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Compendium
  
Curdsville Member

(BDK)

Lexington Limestone,

Ordovician System


Type locality and use of name: The name Curdsville Bed (and Curdsville Substage) was given originally by Miller (1905) to 30 feet (9 m) of fossiliferous and partly cherty rocks exposed at Curdsville in Mercer County, Ky. There it was considered to be the lowermost unit of what is now called the Lexington Limestone. After a period of use at different ranks in Kentucky. It was assigned member status by Black, Cressman, and MacQuown (1965). Their name, the Curdsville Limestone Member (Lexington Limestone), is here adopted with slight modification and assigned to corresponding rocks in Indiana. An Indiana reference section is designated as the pertinent rocks cored in Indiana Geological Survey drill hole 133 on the Robbins farm in see. 1, T. 2 N., R. 1 W., Switzerland County. In this core the Curdsville is 15 feet (4.6 m) thick.

Description, distribution, and correlation: The Curdsville Member of the Lexington Limestone is the lower of two named subdivisions of the Lexington Limestone in Indiana. (See the article in this volume on the Point Pleasant Member.) It is generally a tannish-gray fossiliferous limestone. The Curdsville is present everywhere the Lexington is present except in Floyd and Harrison Counties. It is zero foot thick in Floyd and Harrison Counties and thickens northeastward to a maximum of 20 feet (6 m) in northeastern Dearborn County. The Curdsville thins and becomes absent through facies change with overlying rocks of the Lexington.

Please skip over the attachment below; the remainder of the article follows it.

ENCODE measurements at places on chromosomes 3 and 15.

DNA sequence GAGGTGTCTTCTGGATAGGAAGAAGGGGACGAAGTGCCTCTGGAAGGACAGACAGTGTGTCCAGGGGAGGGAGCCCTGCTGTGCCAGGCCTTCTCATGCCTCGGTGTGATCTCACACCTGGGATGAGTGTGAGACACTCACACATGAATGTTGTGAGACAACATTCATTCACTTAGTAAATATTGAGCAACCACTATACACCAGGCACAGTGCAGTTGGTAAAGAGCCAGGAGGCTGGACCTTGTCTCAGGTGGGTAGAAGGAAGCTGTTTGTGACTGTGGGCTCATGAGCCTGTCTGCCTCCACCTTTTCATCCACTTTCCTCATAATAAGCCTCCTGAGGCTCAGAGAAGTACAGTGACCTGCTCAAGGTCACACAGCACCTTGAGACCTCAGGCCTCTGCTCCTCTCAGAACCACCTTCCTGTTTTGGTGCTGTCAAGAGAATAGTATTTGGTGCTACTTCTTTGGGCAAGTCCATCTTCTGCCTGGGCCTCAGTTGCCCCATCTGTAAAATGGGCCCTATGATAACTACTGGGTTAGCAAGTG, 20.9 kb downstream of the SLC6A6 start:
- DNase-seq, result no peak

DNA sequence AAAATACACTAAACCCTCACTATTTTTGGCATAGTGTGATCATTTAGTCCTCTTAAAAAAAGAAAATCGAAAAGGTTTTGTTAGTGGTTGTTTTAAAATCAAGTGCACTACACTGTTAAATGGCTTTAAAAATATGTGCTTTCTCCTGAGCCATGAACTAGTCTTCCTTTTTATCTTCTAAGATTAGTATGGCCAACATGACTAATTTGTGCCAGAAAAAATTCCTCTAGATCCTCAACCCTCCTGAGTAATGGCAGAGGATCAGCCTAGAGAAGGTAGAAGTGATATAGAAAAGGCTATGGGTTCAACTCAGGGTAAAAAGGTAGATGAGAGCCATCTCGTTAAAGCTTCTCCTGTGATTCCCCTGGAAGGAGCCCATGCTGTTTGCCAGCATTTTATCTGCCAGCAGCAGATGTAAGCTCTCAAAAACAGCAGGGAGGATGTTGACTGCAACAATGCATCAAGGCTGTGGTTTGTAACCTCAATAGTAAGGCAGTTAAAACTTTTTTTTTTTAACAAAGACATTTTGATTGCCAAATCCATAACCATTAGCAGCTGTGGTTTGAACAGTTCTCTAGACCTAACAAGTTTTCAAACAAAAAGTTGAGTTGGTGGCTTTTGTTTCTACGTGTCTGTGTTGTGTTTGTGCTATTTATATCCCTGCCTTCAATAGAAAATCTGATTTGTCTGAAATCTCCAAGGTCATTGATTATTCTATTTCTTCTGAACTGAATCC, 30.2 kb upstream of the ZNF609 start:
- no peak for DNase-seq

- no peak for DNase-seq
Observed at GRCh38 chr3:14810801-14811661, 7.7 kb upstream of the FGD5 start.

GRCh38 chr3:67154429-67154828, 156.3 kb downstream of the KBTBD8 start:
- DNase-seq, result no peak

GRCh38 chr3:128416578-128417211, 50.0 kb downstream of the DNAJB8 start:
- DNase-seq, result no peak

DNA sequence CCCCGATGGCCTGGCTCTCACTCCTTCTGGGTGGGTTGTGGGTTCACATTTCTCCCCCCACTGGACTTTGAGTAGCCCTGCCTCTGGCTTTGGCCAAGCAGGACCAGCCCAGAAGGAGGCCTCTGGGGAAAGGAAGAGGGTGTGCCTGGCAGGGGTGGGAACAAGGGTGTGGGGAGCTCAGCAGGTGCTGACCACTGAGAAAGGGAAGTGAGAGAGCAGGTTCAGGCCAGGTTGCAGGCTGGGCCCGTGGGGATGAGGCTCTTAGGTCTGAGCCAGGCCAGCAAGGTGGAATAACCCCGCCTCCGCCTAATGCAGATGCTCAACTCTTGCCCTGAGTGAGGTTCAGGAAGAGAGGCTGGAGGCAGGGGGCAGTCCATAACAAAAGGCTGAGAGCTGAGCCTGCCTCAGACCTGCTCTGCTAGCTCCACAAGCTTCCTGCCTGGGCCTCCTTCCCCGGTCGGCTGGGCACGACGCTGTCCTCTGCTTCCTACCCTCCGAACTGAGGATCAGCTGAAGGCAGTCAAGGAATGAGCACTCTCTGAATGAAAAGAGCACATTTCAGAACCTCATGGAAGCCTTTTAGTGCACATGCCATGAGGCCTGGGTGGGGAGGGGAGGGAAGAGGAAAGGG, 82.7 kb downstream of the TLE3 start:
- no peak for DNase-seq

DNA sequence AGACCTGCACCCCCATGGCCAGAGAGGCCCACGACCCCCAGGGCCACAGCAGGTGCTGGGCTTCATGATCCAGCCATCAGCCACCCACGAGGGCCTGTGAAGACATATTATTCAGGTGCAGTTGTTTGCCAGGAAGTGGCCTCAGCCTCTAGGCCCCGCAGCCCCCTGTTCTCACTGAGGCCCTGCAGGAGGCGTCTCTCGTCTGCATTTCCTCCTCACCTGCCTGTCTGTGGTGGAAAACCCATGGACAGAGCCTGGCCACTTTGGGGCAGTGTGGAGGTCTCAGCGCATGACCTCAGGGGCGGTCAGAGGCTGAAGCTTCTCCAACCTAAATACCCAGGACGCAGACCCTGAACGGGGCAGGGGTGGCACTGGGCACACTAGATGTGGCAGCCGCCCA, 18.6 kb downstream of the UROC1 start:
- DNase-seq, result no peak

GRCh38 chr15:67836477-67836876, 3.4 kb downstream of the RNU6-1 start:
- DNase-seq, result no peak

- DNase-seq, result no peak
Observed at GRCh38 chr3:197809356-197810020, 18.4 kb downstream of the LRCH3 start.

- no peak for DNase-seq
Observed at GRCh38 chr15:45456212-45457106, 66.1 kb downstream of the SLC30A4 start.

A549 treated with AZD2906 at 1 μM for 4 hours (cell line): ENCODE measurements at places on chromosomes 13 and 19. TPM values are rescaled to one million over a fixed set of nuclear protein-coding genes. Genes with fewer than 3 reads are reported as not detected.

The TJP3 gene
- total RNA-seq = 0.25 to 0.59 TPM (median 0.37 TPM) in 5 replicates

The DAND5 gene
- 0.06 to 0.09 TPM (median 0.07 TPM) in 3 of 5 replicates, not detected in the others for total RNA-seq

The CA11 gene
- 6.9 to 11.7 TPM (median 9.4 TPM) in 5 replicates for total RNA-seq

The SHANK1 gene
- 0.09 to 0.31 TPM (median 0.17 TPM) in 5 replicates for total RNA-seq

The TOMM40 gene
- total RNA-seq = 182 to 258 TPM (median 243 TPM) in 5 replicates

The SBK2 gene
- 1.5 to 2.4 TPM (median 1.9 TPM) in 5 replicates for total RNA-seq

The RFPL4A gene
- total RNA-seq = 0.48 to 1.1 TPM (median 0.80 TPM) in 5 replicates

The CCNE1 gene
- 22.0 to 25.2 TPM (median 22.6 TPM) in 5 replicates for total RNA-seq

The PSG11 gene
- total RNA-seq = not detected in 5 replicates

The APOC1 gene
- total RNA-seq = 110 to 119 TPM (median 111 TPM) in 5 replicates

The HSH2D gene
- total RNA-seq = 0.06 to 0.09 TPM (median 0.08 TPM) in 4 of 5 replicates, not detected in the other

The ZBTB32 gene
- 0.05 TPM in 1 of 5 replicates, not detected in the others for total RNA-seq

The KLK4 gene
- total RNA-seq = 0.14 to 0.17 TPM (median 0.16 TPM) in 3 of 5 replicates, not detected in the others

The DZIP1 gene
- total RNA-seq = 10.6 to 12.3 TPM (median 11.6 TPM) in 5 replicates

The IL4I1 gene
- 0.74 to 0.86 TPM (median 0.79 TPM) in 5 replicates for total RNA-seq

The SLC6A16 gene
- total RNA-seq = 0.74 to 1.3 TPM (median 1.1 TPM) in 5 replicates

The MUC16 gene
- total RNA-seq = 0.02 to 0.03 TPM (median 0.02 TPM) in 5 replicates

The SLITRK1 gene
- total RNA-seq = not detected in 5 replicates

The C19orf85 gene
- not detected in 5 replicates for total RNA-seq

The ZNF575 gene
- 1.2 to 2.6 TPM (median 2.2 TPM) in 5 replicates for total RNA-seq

The Curdsville Member is a distinctive lithologic unit as recognized in both cores and samples. It represents a sharp lithologic break from the micritic limestones of the underlying Plattin Formation of the Black River Group, but it apparently has a conformable contact with the Plattin. It is overlain conformably everywhere by an argillaceous limestone within the Lexington.

Although the lowermost few feet of the Trenton Limestone in southern Indiana resembles the Curdsville Member in color and composition, that part of the Trenton does not everywhere stand in sharp contrast to the overlying Trenton rocks. For this reason, the Curdsville is given member status only in the Lexington in Indiana. The Curdsville Member correlates with rocks known by the same name and mapped by Cressman (1973) in north-central Kentucky and, as is implicit from the discussion above, with other rocks of the Lexington that are not named as members.






 
 
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